This was published under the 2010 to 2015 Conservative and Liberal Democrat coalition government
A message from Ambassador Philip Malone on the occasion of the British Embassy Vientiane's first anniversary.
Today the British Embassy celebrates one year since its re-opening by Foreign Secretary William Hague, during his visit to Vientiane for the ASEM Summit. This ended a 27 year absence of a British diplomatic presence in Laos.
Since re-opening, we have actively been working to raise the profile of the UK and its strengths in Laos, and work with the Lao government and other partners such as civil society and business, on areas ranging from education, business, trade facilitation, development assistance, human rights and good governance, and people to people links.
We are establishing a stronger political dialogue with Laos as it prepares to re-open its Embassy in London, to join the ASEAN Economic Community in 2015 and to chair ASEAN in 2016. Through a new Political Consultations agreement to be signed later this year, both governments will commit to a regular bi-annual political dialogue. We hope Deputy Prime Minister/Foreign Minister Dr Thongloun Sisoulith will visit London before the end of the year to re-open the Lao Embassy.
We are developing a range of partnerships including in:
As Laos seeks to upgrade its human capital, there are clear opportunities for UK education providers in both the English language and vocational training sectors. Through a new partnership with Warwick University, we have expanded our Chevening Scholarship scheme, which offers talented young Lao the opportunity to study for a fully funded one year Masters programme in the UK. We have provided support to Wolverhampton University and the Forestry Faculty, National University of Laos in their goal to establish a centre of excellence on forestry management issues in Vientiane. We are working with the British Council in Hanoi to establish co-operation with the French Institute in Vientiane to develop their new English language courses using British Council materials and qualifications.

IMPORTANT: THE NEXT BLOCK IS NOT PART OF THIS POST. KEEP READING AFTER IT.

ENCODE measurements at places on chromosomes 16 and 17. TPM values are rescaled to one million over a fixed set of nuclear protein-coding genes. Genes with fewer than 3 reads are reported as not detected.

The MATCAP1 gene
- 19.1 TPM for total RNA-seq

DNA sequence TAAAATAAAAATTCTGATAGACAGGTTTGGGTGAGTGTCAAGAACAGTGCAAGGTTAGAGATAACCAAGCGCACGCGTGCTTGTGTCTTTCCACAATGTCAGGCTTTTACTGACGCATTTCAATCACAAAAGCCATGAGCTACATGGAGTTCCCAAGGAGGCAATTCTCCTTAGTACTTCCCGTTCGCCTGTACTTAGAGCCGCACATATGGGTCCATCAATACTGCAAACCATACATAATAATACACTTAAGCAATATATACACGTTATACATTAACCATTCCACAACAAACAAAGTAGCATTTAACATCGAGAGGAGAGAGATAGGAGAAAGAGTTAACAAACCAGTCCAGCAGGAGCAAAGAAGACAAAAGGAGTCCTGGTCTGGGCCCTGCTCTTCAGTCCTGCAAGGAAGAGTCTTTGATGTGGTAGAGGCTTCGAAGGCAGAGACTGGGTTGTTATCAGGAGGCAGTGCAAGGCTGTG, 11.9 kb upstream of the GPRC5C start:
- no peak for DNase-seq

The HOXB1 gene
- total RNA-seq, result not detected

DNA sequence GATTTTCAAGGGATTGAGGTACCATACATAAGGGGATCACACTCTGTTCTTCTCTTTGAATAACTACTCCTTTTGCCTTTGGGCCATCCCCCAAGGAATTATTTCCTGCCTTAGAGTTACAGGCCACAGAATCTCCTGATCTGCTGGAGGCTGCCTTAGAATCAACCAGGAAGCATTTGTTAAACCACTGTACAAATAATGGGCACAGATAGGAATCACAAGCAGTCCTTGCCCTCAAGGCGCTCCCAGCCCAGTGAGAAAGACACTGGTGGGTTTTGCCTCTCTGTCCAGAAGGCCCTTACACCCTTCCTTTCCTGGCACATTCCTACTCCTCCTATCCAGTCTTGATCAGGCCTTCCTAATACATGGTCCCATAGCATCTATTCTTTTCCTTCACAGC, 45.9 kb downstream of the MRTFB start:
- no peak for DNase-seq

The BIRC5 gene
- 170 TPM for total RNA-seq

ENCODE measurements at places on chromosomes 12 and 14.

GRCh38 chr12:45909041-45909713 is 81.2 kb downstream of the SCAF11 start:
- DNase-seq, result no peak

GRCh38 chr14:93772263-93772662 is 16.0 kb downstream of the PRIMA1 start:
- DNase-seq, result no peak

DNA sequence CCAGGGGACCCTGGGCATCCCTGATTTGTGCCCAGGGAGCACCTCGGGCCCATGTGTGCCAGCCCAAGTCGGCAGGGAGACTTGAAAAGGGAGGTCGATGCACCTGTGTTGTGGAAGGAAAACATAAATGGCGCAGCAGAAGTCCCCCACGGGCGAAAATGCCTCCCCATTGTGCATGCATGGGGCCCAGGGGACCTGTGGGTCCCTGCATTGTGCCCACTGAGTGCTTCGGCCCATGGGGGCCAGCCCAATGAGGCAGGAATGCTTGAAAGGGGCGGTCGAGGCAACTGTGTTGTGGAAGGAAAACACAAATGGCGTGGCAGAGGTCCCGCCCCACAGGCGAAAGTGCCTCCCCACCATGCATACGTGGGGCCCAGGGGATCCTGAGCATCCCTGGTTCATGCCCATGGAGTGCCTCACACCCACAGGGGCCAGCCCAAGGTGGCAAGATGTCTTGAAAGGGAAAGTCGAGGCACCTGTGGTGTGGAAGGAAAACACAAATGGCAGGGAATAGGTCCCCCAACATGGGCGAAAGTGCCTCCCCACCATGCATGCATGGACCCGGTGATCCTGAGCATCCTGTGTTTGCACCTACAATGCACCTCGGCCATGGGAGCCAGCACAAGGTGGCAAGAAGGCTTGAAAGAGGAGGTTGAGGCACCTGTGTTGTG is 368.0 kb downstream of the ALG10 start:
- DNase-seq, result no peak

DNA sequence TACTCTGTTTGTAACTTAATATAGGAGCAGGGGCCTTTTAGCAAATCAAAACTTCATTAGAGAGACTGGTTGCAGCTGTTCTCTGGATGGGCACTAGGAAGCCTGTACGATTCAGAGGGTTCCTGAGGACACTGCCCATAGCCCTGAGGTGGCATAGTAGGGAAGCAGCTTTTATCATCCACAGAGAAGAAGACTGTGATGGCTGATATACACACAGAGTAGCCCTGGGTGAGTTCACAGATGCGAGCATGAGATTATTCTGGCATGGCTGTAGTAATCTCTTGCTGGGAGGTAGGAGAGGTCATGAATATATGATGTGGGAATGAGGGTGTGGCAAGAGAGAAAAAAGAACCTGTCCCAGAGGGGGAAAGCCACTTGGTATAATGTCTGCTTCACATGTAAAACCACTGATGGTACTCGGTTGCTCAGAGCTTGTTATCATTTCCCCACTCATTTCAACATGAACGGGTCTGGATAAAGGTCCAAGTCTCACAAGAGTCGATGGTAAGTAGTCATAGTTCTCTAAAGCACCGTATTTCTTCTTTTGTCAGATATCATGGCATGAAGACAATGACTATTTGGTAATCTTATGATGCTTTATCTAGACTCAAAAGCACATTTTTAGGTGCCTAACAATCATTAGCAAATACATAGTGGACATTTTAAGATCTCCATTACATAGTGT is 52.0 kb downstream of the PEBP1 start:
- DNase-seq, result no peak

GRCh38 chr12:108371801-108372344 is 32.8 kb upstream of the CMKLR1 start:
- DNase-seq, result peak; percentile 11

While bilateral trade between the UK and Laos is currently small, we are seeing signs of increasing British business interest in the Lao market. We have helped by initiating a British Business Group, working with UK companies already present in the market and reaching out to UK companies in the region regarding their current and potential interest in the Lao market. Our local presence is giving confidence to British business to pursue actively opportunities and some are now doing so. We are working closely with the European Chamber of Commerce in Laos and the regional UK Trade and Investment (UKTI) network, in particular in Bangkok. We recognise that there are challenges in the business environment here, and we are assisting the Lao government in areas such as trade facilitation.
In addition to development funding through multi-lateral donors (including the EU), the UK’s Department for International Development (DfID) continues to provide direct funding for UXO clearance work in Laos, through Mines Advisory Group (MAG). DfiD is also supporting Lao progress towards achieving the Millenium Development Goals, granting £600,000 to the UK NGO Health Poverty Action earlier this year to run a child nutrition project in Attapeu province. Through the Embassy’s small grants programme, we have started funding a range of small scale projects in a range of areas, including anti-corruption, human trafficking, development of primary school English language materials, forestry management and anti-money laundering.
Crime and security issues:
Through regional Foreign and Commonwealth Office funding, we have supported co-operation in Laos on child protection, particularly on the internet. The UK’s National Crime Agency, through its regional presence in Hanoi, is also engaging on law enforcement in areas such as money laundering, human trafficking and counter-terrorism capacity building.
We continue to engage Laos actively on respecting its international human rights commitments, working with partners and NGOs such as Amnesty International, particularly with regard to the continued disappearance of civil society leader Sombath Somphone.
Since taking back consular responsibilities from the Australian Embassy in April this year, we have been dealing effectively with a steady flow of consular issues from both the resident British community of 200-300 nationals, and the 37,000 who visit annually. We are able to provide the full range of services including Emergency Travel Documents and have been able to manage more effectively some long-standing and complex consular cases.
We have established a periodic mobile visa application service in September, which means that those living in Laos wishing to apply for a visit to the UK no longer need to travel to Bangkok to do so. The service launched in late September and will take place quarterly, with the next clinic scheduled for 21 November.
We have established an active and innovative digital presence to communicate about the UK and our engagement with Laos through our website, Facebook page and blog. To continue to follow the work of the Embassy in Laos, please visit these channels.
On the occasion of our first birthday, we would like to thank all those who we have had contact with in the last year to help us get up on our feet and establish our work streams, and look forward to continued co-operation in the coming year.